A Thousand Splendid Suns

I’ve been missing in action for several days on both of my blogs. Despite my personal life slowing down [no more brothers or sisters to get married, woohoo!] and my school schedule leveling off, I’ve not found time to post on here in several days. Why, you may ask?

A few nights ago, after getting ahead [gasp!] on my homework, I decided to peruse my recently-unpacked bookcases and treat myself to a few hours in a hot bath with one of my newer titles.

I’ve been exploring a lot of different genres and subject matters over the last few months, diving into the world of fantasy and science fiction far more than before. I decided that this treat would consist of a book more realistic than fantastic, more solid than whispy and whimsical. I settled on:

A Thousand Splendid Suns by Khaled Hosseini



I had read The Kite Runner last year, after recommendations from several friends, and I loved it. It was poignant and painfully beautiful. I had to spend a few days “recovering” from The Kite Runner, as it had several scenes that left me emotionally exhausted and deeply saddened. While I knew the story was fiction, I had learned to care so deeply for the characters that I felt I was experiencing true tragedy in the turning of the pages. As a result, I was a bit hesitant to pick up another work by Hosseini, considering my limited threshold for unnecessary stress and emotional discord at the present moment – I’m a tired, overworked SENIOR in college right now, guys!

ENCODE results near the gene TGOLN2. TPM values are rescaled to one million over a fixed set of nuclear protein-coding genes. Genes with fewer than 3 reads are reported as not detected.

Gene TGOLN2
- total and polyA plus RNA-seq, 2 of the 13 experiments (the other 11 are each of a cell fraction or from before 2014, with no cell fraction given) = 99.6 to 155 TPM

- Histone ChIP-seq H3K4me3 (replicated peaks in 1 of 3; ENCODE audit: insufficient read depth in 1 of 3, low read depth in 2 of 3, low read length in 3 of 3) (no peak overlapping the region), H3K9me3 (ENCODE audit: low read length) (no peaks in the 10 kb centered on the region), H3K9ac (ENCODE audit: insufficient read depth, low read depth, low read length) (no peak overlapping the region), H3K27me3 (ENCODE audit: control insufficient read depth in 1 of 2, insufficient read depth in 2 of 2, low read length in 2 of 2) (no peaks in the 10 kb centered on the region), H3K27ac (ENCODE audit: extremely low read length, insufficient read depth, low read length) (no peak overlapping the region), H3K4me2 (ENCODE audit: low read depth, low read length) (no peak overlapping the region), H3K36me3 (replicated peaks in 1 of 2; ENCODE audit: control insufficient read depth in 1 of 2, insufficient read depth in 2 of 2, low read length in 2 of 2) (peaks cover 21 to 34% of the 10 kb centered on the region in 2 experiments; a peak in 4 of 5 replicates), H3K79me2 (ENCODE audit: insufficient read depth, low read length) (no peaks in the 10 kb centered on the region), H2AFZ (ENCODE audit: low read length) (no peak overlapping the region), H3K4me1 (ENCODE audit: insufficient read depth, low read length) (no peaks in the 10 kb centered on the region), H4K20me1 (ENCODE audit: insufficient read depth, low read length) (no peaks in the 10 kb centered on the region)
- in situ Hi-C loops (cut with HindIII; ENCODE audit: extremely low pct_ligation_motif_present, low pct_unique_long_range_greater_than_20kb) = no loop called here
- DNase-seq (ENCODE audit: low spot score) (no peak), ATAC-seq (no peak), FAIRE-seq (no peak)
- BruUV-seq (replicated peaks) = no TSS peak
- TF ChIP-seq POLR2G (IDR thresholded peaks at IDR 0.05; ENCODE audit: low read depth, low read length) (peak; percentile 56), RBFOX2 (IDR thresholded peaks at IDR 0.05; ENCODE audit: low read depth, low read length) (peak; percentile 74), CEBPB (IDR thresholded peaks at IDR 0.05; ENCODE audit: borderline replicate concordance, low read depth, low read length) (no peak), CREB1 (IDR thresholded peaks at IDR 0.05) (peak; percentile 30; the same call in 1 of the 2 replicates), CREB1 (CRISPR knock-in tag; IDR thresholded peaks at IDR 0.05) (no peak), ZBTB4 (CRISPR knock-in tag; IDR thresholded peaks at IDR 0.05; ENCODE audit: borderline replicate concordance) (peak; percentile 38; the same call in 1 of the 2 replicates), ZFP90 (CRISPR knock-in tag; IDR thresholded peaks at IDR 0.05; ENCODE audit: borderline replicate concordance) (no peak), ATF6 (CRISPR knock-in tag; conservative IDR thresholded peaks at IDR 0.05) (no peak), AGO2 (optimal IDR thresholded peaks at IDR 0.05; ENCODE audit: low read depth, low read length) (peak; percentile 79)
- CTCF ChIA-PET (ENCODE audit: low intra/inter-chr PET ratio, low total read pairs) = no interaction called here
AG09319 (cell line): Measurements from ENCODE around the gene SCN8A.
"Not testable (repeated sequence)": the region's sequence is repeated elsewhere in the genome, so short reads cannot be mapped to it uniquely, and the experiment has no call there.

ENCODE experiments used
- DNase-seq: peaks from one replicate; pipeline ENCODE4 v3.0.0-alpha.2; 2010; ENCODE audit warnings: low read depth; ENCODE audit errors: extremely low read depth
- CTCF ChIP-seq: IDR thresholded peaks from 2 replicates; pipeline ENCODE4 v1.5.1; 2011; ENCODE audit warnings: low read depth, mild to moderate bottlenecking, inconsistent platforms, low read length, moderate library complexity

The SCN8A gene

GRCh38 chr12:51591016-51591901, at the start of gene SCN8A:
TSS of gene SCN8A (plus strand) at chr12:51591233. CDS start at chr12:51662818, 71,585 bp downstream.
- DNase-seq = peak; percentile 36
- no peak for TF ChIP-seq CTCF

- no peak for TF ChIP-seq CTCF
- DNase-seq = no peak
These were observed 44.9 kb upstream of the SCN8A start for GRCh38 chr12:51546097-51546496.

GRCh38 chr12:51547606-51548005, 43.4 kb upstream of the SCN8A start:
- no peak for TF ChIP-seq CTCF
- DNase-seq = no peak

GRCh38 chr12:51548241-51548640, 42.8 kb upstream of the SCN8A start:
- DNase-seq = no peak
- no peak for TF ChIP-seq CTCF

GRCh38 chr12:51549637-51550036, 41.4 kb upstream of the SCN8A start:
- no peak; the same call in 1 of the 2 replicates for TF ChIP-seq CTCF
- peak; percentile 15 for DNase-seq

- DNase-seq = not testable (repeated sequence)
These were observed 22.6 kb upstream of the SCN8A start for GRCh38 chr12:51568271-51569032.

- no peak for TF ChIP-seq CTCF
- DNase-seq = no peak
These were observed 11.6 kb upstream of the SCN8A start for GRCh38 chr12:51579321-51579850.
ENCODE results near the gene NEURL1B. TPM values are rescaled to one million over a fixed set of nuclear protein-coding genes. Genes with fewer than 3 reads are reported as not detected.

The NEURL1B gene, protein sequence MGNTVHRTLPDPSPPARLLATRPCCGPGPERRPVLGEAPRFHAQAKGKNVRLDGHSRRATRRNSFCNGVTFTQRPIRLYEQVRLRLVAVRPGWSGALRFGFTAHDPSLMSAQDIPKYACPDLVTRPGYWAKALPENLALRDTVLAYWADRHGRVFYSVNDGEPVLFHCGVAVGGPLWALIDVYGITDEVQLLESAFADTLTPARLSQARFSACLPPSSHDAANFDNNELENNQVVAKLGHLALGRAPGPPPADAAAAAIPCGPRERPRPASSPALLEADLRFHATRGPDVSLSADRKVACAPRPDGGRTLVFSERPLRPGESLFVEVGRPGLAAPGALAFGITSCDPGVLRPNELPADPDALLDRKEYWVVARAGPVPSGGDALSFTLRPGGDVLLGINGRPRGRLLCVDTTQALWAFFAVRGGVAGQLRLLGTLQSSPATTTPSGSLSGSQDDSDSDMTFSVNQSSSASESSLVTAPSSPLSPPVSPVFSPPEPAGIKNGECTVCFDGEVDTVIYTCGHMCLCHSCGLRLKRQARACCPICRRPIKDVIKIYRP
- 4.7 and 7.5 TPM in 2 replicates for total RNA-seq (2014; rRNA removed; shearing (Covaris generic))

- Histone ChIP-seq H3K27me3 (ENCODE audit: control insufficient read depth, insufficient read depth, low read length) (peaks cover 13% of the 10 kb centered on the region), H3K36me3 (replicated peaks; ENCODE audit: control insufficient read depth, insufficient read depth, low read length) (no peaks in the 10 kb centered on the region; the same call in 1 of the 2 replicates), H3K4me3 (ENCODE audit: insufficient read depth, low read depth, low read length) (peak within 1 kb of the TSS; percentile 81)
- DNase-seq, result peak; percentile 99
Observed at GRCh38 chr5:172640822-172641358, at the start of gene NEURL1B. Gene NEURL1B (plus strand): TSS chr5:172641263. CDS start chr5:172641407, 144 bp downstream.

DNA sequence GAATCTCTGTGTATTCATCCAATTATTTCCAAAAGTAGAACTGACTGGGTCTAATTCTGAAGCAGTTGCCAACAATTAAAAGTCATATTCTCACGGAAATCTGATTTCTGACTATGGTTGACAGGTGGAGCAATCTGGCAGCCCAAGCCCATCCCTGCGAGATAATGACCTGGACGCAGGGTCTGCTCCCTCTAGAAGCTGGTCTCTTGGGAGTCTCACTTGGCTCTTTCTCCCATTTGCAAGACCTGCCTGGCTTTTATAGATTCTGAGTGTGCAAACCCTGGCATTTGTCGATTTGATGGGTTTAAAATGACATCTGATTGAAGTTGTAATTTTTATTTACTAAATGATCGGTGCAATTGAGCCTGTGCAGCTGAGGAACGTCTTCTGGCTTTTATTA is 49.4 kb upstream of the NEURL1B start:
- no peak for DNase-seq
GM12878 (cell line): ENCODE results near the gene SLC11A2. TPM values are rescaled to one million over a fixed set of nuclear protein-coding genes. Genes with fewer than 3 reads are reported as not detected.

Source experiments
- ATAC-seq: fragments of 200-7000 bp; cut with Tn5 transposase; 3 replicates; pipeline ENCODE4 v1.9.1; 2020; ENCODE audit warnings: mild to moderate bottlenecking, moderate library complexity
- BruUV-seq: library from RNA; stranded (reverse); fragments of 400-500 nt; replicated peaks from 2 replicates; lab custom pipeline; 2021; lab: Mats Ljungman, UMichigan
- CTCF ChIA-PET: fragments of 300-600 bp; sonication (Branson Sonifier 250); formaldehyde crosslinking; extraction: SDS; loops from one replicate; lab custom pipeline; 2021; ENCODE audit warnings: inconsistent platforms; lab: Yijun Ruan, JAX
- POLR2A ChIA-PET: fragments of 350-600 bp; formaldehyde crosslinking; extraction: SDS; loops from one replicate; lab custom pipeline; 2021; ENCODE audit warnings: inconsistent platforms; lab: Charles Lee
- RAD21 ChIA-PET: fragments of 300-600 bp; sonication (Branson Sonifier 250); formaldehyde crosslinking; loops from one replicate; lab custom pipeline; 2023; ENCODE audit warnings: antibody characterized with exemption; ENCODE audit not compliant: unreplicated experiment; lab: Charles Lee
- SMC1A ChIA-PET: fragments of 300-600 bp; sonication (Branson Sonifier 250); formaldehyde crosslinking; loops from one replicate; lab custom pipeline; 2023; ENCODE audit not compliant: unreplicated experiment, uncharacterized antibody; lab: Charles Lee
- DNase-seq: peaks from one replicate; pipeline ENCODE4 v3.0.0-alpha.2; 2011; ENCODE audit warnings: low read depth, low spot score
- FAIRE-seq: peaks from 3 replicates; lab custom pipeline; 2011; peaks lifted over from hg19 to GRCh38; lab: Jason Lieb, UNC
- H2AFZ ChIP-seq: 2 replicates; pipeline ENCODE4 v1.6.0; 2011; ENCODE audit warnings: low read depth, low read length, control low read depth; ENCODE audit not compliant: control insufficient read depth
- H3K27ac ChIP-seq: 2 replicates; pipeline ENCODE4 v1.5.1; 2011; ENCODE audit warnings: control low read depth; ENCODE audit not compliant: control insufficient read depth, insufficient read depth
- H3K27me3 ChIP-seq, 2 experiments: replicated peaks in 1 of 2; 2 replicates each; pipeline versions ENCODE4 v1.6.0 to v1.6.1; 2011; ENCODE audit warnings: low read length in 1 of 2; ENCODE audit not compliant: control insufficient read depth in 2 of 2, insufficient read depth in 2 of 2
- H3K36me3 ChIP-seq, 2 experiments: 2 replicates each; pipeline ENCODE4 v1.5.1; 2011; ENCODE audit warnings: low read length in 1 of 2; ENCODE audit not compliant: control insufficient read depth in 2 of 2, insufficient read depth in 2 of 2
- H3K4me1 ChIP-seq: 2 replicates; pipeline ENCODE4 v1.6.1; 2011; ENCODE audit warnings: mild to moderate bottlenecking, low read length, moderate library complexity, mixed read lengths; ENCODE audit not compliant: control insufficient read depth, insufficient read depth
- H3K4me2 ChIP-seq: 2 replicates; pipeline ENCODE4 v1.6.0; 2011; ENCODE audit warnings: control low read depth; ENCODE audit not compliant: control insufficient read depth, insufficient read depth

I’m happy to report that A Thousand Splendid Suns, while comparable to The Kite Runner, was a far more positive story. Yes, there was pain. Yes, there was discrimination, prejudice, ignorance, and pain. But there was so much BEAUTY. So much underlying humanity, buried in the pages, peeking up from the punctuation – timid, but ever-present. In A Thousand Splendid Suns, Hosseini weaves the tale of Mariam, the illegitimate child of a wealthy man, and her struggles for survival in a country that experienced more turmoil, change, and war in the past 30 years than many country’s have in their entire existence.

It’s a story of survival. Endurance. Hope. Family. LOVE.

I couldn’t put it down.

What was supposed to be an hour of reading in the bathtub turned into four hours in lukewarm water, too entranced in the pages to notice I’d pruned up like a raisin. I stayed up well past 2am, desperate to finish, but knowing I wouldn’t function the next day at work if I stayed up any longer. The next night, instead of diving into necessary homework, I shoved my nose so deeply in the book, I smelled the binding glue for days after.

Like one who was on the brink of death from starvation, I inhaled the words from the page. Truly, this was a beautiful book and, for the first time in a while, I found myself missing the characters when I reached the last page. I wasn’t eager to be done. I didn’t want to know the end – I wanted to stay with Mariam, with Laila. To follow Tariq.

If you are looking for the next book to pick up for a vacation from your life, you’ve found it. Just know this: you won’t be able to put it down. Take a day off from work, pop a squat under a shady tree outside, and plan on spending a solid six hours ingesting 432 pages of brilliance, of truth, and of Afghan history.

Optimistic you’re going to love it, too —

~ Victoria Elizabeth


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